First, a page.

The Woman With the Broom
March 24, 1903 — 35th Annual Convention, National American Woman Suffrage Association, New Orleans LA
Once upon a time I was the unwilling possessor of a remarkably fine monkey, that inspired my old black cook with relentless hatred and ceaseless curiosity. One day, after watching the wise, shrewd, furrowed black face of the little creature — so strange like her own, — the old woman turned impetuously to me, and exclaimed: “Miss Do’thy, I hates to say it, but ‘fo’ Good dat monkey is kin to we all cullud folks!”
While listening to the brilliant women who have occupied this platform for the past few days, I have been wondering if somewhere in the back of the head of every man in the audience the same thought has not been struggling into conviction. They hate to say it, but before God they have recognized that woman is of their kinship in mind as well as body, entitled to the same rights in making the laws by which she is judged, the same right to earn a living by the talents heaven gave her, the same right to share in all the privileges and perquisites of the world – co-heir with them in the heritage of all the ages. If there ever was a time when women were invertebrate creatures, forced t hang on to man like a monkey on a limb because they had not backbone enough to stand alone, if their heads were ever filled with sawdust instead of good gray matter, they have lost those defects in the process of evolution, and every woman lawyer, and doctor, and preacher, and orator, and business woman, to whom you have listened, is a connecting link that not only establishes a kinship with man, but proves that the feints sex has reached point of development when it possesses almost human intelligence, with some slight power of speech, and an ability to understand a few of the fundamental facts of life.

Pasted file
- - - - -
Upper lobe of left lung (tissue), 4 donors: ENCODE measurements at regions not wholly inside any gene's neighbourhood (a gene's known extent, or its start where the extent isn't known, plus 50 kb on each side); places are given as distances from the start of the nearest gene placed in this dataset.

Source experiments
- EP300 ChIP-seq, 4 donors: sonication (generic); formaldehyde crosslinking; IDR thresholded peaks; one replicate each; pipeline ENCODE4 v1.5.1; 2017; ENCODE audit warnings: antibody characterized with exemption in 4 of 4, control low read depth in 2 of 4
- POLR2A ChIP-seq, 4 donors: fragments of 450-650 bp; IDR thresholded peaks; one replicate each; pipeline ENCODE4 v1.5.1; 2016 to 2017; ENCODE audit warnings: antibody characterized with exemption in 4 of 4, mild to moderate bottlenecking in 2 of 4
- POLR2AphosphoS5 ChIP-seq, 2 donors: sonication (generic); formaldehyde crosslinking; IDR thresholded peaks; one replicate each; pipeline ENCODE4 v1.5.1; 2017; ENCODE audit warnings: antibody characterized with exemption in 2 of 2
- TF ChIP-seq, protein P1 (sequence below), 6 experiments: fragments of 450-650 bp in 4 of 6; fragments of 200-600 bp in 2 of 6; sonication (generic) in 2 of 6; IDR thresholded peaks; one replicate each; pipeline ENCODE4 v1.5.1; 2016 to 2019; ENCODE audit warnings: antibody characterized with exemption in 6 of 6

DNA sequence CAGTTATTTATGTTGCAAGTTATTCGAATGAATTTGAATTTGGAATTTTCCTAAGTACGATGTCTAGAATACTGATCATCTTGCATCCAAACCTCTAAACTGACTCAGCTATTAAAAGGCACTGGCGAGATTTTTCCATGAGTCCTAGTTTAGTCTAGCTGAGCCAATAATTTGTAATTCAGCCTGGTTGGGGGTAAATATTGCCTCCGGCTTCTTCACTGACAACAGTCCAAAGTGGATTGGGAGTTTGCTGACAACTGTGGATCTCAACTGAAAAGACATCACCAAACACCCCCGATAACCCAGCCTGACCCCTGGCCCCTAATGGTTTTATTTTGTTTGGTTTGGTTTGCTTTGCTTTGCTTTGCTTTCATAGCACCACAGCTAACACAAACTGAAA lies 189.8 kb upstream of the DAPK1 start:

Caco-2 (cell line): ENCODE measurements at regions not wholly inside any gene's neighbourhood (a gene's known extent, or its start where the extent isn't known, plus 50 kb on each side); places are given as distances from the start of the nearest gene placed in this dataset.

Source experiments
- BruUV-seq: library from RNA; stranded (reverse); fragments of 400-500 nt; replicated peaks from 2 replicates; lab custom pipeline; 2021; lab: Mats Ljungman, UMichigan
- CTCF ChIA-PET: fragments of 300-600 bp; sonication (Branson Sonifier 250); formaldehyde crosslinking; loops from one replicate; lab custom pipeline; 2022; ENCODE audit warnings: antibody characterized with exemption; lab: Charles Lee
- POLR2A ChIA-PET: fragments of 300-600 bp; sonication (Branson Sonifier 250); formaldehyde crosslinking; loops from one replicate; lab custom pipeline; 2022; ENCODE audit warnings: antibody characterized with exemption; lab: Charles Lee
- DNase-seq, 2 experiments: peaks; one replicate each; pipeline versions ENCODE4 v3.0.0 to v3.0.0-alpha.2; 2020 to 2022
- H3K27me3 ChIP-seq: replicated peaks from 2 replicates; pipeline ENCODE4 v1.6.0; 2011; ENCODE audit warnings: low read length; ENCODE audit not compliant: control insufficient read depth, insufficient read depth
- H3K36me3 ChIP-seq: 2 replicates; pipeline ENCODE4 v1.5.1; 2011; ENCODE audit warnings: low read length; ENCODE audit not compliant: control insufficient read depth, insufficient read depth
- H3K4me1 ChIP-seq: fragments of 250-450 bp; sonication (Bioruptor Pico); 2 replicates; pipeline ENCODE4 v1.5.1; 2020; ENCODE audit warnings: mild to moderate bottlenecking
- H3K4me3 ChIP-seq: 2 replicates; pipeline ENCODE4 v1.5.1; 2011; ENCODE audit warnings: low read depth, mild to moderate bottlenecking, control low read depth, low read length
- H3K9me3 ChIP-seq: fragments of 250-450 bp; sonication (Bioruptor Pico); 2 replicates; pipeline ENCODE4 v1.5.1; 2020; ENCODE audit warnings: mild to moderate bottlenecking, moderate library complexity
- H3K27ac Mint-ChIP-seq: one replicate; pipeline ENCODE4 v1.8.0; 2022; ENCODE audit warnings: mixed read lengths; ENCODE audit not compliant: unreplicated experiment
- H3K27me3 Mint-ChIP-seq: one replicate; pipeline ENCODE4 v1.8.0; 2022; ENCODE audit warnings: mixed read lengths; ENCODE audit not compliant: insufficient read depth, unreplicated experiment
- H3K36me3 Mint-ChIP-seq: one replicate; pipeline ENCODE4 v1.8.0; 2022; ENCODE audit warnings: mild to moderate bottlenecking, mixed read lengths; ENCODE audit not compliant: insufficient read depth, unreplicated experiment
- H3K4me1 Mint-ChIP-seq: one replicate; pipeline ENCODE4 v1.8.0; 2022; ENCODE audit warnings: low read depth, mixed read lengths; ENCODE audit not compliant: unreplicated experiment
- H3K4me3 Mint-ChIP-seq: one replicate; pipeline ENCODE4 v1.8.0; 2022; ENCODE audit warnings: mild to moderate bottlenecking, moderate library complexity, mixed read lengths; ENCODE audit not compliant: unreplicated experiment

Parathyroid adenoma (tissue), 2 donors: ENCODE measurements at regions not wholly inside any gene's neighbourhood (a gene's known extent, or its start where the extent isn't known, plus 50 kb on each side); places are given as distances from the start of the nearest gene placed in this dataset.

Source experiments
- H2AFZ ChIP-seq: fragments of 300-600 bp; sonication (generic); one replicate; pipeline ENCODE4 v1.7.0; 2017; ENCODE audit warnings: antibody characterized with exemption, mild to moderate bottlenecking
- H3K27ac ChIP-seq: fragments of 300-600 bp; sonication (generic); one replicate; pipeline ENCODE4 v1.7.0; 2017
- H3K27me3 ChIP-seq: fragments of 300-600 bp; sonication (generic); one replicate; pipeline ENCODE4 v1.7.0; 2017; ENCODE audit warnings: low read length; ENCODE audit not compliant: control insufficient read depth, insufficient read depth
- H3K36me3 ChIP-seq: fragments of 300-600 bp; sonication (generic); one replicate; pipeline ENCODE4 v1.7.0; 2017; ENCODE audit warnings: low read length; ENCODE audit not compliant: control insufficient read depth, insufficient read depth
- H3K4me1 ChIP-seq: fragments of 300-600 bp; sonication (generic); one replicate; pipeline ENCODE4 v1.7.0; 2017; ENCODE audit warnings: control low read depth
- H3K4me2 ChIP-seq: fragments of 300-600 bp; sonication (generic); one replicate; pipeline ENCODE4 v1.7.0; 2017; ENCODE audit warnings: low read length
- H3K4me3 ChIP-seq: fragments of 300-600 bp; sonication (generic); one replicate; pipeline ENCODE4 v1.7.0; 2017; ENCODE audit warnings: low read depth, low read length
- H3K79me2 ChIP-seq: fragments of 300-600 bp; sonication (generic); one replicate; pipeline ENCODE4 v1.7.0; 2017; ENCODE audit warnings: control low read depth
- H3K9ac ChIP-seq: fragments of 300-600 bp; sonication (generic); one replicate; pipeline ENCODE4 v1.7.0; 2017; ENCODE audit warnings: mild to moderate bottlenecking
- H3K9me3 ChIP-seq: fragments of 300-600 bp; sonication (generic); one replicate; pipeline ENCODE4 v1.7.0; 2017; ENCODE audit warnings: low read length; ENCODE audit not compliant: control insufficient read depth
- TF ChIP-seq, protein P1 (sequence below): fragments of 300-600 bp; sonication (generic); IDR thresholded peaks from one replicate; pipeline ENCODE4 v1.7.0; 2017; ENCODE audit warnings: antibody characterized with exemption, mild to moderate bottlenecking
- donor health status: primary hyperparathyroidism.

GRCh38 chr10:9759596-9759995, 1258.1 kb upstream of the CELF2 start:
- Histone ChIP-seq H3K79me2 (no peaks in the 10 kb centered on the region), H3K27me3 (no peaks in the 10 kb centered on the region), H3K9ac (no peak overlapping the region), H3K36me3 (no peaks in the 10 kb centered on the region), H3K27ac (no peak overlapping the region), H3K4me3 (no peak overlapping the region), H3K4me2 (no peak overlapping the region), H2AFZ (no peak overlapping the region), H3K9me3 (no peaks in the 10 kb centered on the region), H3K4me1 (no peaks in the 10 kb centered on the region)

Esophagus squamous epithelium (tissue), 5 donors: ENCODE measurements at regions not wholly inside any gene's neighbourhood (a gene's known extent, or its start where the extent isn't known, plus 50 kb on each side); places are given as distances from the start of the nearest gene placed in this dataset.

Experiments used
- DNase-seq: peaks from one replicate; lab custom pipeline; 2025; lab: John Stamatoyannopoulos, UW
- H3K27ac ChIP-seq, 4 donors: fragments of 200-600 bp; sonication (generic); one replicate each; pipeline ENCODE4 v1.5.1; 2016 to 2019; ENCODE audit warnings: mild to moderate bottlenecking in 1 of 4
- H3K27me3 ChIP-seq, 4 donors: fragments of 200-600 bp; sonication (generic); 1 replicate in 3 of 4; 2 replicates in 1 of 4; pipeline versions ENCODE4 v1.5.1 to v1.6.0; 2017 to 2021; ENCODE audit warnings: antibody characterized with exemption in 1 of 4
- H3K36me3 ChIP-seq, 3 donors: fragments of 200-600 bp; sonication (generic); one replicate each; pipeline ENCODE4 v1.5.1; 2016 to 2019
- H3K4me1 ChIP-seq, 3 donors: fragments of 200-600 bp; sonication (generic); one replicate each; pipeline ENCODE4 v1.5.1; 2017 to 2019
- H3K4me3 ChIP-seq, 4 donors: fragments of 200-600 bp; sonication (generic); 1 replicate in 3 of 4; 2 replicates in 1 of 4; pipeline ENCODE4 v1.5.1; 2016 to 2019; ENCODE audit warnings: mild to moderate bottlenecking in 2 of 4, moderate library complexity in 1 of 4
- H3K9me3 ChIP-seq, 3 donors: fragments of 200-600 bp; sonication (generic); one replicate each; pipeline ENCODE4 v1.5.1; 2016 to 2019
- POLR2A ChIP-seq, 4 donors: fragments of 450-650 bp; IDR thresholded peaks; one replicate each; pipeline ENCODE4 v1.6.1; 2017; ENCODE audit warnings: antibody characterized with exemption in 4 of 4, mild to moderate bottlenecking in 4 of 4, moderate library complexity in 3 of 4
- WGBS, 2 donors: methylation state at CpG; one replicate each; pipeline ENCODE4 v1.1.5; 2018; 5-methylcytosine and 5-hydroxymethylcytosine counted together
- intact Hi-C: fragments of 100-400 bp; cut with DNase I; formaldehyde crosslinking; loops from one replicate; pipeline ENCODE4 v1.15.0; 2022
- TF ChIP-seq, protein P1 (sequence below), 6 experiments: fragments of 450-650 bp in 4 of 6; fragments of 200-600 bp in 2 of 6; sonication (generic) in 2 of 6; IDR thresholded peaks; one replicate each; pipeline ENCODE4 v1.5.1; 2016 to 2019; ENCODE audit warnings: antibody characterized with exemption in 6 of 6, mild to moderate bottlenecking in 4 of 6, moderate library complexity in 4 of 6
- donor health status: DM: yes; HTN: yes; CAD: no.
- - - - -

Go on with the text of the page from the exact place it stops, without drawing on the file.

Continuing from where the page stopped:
Perhaps to the general public there has been no feature of this Convention that has been of such interest as the number of successful business and professional women that it has brought together; for, stripped of all the chiffons of gallantry, and poetry, and romance i which the matter has been shrouded for ages, the one burning desire of every woman’s heart is for financial independence, and she looks to the woman who has solved the problem of owning an individual pocketbook as the female Moses who will point the way to the promised land where in no woman will have to explain to husband or brother or father what she did with that quarter he gave her week before last.
Fifty years ago people borrowed trouble speculating whether women were fitted for a career or not, and grew black in the face discussing what women might accomplish in law and medicine and in the pulpit if they got the chance. A Susan B. Anthony, an Anna Shaw, a Gail Laughlin, a Dr. Eaton, a Carrie Chapman Catt, have shown what women can do without a chance, and, as diplomats say, that incident is forever closed. Every dollar that these women have made, every client they have, every patient who knocks at their office door, are the incontrovertible proof of woman’s fitness for the professions, and the living indicators that women have not only entered the race for money and position with men, but are going to be pacemakers in it; and so it is no wonder that the working women should turn to them as Mohammedans to Mecca.
In the South, those of us who have not even reached middle life can recall when matrimony and school-teaching were the only two avocations open to a lady, and, failing one of these, — and without the number of husbands had been miraculously increased and scholars had grown on the bushes, some woman was bound to miss a job, — there was nothing for the needy woman but to eat her heart out in bitter dependence, a martyr to a social convention that made it more respectable for her to beg than to earn an honest living.